In 1811, Brother Peterson Pate and wife, Rebecca, were received by letter from Mt. Gilead Church.  In March 1830, Brother John Bogan was ordained a deacon.  The presbytery was from Murder Creek Church and New Salem.  Tirzah Church is also mentioned.  All of these churches mentioned except New Salem are now standing and are occupied by the colored folks of their communities.  Mention is also made of churches at Hebron Shoal Creek, Crooked Creek, Sugar Creek, Fishing Creek, Bethlehem, Ephesus in Monticello and Liberty (later Carmel)

        Evidently, people were moving to this neighborhood from East Georgia, North and South Carolina, as well as Virginia, and the Missionary spirit was becoming imbued in the memberships of most churches.  At every meeting there were many requests for letters of dismission.  On the first day of February 1834 at Indian Creek Church, messengers from Antioch in Morgan County, Indian Creek in Morgan County, Eatonton, Putnam County, Sharon, Henry County, McDonald in Henry County, Paron, Monroe County and Sardis in Butts County, met in a meeting called for that purpose and organized The Central Baptist Association.  Providence Church asked for a letter of dismission from the Ocmulgee Association in 1836.  The letter of dismission was received on September 17, 1836.  Many of the old staunch members asked for their letters, included in that group were Brother Burrell Leverett and wife Nancy and daughter, Celia Ann.  Brother George Green, William Pearson and wife, Eliza, Brother Edward Webb and wife Elizabeth, Ben Gaines, Robert Edwards and wife Eliza and many others.  They moved their membership to New Salem.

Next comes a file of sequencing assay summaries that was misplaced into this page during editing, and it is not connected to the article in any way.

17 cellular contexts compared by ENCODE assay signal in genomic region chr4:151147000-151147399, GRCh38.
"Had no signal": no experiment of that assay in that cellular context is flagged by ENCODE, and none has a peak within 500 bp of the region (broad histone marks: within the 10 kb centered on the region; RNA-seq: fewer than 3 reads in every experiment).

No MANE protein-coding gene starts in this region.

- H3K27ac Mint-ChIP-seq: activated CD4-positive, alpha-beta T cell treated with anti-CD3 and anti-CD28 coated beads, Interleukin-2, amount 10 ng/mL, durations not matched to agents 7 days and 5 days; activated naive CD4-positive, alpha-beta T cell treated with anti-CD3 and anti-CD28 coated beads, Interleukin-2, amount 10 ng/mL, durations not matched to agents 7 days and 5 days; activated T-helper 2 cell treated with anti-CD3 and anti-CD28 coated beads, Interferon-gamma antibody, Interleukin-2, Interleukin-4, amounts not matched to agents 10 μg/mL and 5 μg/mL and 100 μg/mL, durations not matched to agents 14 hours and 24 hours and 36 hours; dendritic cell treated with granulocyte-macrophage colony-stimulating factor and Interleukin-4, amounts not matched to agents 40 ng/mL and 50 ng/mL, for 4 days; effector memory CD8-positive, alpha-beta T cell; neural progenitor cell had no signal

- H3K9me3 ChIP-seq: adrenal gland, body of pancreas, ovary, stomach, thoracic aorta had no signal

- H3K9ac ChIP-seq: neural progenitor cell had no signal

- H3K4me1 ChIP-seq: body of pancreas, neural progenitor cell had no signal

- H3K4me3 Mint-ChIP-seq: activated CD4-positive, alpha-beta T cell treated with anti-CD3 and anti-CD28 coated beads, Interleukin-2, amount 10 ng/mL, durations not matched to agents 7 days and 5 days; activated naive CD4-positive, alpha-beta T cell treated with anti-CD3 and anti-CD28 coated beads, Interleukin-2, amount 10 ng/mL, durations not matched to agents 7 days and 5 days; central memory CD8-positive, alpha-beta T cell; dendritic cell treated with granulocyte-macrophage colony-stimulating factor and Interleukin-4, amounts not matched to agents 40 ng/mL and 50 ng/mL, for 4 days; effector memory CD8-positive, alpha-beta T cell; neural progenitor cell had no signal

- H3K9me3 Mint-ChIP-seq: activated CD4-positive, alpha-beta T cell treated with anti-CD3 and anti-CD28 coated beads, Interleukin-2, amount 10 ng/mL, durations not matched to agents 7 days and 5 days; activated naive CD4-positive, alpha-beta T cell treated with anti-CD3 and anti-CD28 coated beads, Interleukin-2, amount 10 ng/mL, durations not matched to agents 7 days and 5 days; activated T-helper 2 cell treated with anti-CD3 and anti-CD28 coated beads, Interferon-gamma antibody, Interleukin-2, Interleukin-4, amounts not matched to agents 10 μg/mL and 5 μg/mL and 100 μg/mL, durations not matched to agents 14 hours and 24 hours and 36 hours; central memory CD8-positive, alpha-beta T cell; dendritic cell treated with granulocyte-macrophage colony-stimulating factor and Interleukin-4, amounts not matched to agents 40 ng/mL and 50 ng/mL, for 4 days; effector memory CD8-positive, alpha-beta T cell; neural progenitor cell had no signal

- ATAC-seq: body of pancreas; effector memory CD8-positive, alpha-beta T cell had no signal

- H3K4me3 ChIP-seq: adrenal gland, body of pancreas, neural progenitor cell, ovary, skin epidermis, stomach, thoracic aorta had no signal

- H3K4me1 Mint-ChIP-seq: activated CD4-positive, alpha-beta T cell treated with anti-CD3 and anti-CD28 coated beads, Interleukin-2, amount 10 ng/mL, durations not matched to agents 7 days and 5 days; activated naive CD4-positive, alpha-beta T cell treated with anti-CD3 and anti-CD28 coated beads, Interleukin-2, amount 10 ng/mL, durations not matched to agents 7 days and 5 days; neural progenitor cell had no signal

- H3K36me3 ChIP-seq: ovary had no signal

On August 21 1841, they applied for membership in The Central Baptist Association and sent one delegate, John Bogan.  The church was received as a constituent member of this Association.  Brethren Adiel Sherwood and C. D. Mallory preached that day.

        In 1835, John H. Bayne, Tilman Hawk, Aris Newton, Avington Turk, Samuel Blackwell and many other united with the church.  These names are still familiar in this community.

        One of the outstanding Baptist of this age was Lot Hearn.  He was a member at Antioch and on moving to Cave Springs, Georgia, he founded Hearne Academy which was a forerunner of the present School for the Deaf at Cave Spring.  In his return here he united with Providence Church.  At the annual meeting of the Central Association an obituary was read on August 23 1845 on the death of Brother Lot Hearn.  He remembered the Association in his will.

        There were several Revolutionary Soldiers that were members of Providence.  These include, Timothy Landrum, Jacob Mercer, David Montgomery, Brother Jacob Mercer is buried in the cemetery and has a rock wall around it and a Revolutionary Soldier’s Marker.

        The church grew with the times from 1835 to 1860.  During this time we find Brother Montgomery winding up his career as pastor.  He was succeeded by Brother James Henderson who was pastor of Hebron Church, Jason Greer followed; Brethren Almand and Carter served a short while.  In the meantime, Providence helped Hopewell Baptist Church to organize.  Rev. C. D. Mallory and T. U. Wilkes served until 1850.  Rev. L. R. L. Jennings, Atkinson, and James J. Wallace served until 1859.  Edgar Jewell was pastor from 1859 to 1870.  He lived in the pecan grove just before one turns to go to Godfrey in the Walker settlement.